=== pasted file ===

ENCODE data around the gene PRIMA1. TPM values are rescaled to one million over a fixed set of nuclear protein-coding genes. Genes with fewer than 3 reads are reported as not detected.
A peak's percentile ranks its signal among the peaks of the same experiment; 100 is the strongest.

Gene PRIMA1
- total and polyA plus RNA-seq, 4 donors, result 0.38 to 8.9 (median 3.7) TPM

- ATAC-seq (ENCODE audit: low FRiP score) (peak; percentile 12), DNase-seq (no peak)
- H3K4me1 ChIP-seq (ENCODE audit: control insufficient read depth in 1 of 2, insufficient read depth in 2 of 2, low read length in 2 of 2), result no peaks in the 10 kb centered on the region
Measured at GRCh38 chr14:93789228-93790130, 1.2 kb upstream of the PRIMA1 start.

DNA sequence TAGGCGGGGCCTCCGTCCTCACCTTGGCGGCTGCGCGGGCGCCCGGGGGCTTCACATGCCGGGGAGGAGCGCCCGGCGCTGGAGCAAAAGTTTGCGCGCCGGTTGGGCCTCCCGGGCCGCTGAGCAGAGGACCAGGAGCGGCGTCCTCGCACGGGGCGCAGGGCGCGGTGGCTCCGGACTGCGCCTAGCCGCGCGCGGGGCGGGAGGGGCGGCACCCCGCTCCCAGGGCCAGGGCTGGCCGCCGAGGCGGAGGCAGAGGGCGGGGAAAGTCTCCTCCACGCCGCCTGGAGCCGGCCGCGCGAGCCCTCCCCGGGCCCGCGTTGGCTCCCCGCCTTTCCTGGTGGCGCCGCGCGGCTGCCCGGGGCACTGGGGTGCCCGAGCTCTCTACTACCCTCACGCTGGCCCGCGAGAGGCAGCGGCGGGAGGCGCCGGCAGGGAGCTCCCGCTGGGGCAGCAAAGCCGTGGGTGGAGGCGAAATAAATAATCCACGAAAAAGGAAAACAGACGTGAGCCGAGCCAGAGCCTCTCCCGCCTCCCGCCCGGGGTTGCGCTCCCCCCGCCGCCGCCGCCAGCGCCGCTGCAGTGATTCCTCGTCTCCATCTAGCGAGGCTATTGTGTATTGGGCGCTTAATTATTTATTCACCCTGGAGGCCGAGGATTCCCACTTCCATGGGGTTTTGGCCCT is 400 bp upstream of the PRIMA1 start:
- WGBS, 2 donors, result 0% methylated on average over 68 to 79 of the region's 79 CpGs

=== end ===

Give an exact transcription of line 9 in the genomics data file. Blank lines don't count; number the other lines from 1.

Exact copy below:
- WGBS, 2 donors, result 0% methylated on average over 68 to 79 of the region's 79 CpGs